How to reduce the pain of herpes zoster
Vesicles and crusts of herpes zoster on an erythematous base
Under the sponsorship of the International Society for the Study of Pain, an interdisciplinary group of physicians has developed Recommendations for the Management of Herpes Zoster—the first evidence-based, multispecialty consensus guidelines for the common condition, says Robert Dworkin, MD, who chaired the group.
With its diverse manifestations and complications, herpes zoster (HZ), aka shingles, may come to the attention of dermatologists, neurologists, ophthalmologists, infectious disease specialists, and pain specialists. But it is often diagnosed and first treated in primary care.
A dominant theme of the document is the importance of reducing pain, observes Dr. Dworkin, professor of anesthesiology, neurology, oncology, and psychiatry at the University of Rochester in New York. “Clinicians should attend to pain for two reasons: Pain while the patient still has a rash is a clinical concern in its own right; it has a negative impact on quality of life and on physical and emotional function and needs to be reduced to the extent possible. Secondly, there are reasons to hypothesize that controlling the acute pain of zoster will lessen the risk of chronic pain.”
Antiviral therapy—start it quickly
Most patients should start taking an antiviral medication as soon as possible (see Figure 1). This is “the main take-home message of the Recommendations,” says Dr. Dworkin. Randomized controlled trials have repeatedly demonstrated that these agents shorten the period of acute pain and hasten resolution of the rash. The evidence that treatment forestalls postherpetic neuralgia (PHN) is also strong, although less conclusive.
Three antivirals—acyclovir, famciclovir, and valacyclovir—have been approved by the FDA for treating HZ. The Recommendations note that the latter two agents appeared more efficacious than the first in clinical trials and that their more convenient dosing schedule (three times vs. five times daily) probably fosters superior compliance.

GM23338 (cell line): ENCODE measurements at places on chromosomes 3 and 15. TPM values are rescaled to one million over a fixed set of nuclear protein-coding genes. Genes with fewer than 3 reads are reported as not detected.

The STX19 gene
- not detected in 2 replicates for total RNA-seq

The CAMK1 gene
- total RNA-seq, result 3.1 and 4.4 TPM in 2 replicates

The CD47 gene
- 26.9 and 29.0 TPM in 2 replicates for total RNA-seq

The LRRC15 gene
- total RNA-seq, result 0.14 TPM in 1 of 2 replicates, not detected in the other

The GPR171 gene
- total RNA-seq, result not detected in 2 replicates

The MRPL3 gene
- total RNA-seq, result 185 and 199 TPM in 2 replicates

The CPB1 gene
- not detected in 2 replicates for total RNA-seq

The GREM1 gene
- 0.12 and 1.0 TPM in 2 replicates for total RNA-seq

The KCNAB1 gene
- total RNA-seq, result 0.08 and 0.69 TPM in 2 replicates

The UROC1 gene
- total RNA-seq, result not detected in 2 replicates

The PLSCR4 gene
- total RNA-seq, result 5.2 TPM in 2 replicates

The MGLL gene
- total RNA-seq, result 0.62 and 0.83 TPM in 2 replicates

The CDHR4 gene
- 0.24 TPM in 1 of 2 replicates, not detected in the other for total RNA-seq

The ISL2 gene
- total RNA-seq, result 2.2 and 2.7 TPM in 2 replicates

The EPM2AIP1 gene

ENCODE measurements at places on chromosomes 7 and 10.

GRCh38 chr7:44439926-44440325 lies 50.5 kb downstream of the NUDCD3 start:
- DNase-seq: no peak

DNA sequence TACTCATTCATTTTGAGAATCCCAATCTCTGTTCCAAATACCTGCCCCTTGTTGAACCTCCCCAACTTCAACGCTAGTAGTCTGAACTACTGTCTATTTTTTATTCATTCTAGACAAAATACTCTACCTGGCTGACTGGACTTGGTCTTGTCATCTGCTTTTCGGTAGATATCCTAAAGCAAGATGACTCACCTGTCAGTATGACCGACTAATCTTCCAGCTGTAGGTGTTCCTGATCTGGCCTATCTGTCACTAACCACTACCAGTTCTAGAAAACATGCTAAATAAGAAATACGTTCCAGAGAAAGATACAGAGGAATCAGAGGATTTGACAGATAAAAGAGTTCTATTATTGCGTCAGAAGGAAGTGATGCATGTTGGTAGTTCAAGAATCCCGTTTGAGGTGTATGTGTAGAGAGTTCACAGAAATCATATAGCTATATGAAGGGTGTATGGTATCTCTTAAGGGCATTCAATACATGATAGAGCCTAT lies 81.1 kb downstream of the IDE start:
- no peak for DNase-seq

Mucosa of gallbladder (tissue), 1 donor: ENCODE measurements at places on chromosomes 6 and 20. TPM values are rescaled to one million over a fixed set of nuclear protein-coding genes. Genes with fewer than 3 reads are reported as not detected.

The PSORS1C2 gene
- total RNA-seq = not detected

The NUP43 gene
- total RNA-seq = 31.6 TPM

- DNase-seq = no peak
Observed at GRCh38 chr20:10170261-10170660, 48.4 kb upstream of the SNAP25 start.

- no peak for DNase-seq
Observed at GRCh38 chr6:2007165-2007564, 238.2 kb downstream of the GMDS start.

Based on clinical trial data and product labeling, the authors advocate systemic antivirals as first-line treatment for HZ in immunocompetent patients who are aged 50 or older, who have moderate-to-severe pain or rash, or whose lesions appear in places other than the trunk.
In light of the exceptional safety of these medications, however, the authors also suggest that antiviral treatment be considered even for patients who satisfy none of these criteria.
Similar logic applies to treatment timing. Controlled clinical trials have all initiated antiviral therapy within 72 hours of rash onset; its efficacy when started later is unproven. “But there's nothing magical about 72 hours—it's somewhat arbitrary as an inclusion criterion,” Dr. Dworkin notes.
Especially in light of the “minimal risks” of these drugs and the fact that diagnosis and acquisition of medication are often delayed, the authors recommend that physicians consider initiating treatment even after 72 hours if new vesicles continue to form (suggesting ongoing viral replication); cutaneous, neurologic, or ocular complications have developed; or pain is severe.
Similarly, labeling calls for a seven-day course of famciclovir or valacyclovir, and the efficacy of extending treatment is unknown. But the potential for further benefit with little risk justifies this extended approach for patients who have new vesicles or cutaneous complications after the first week. (Close monitoring and possibly further evaluation are also indicated, the Recommendations say.)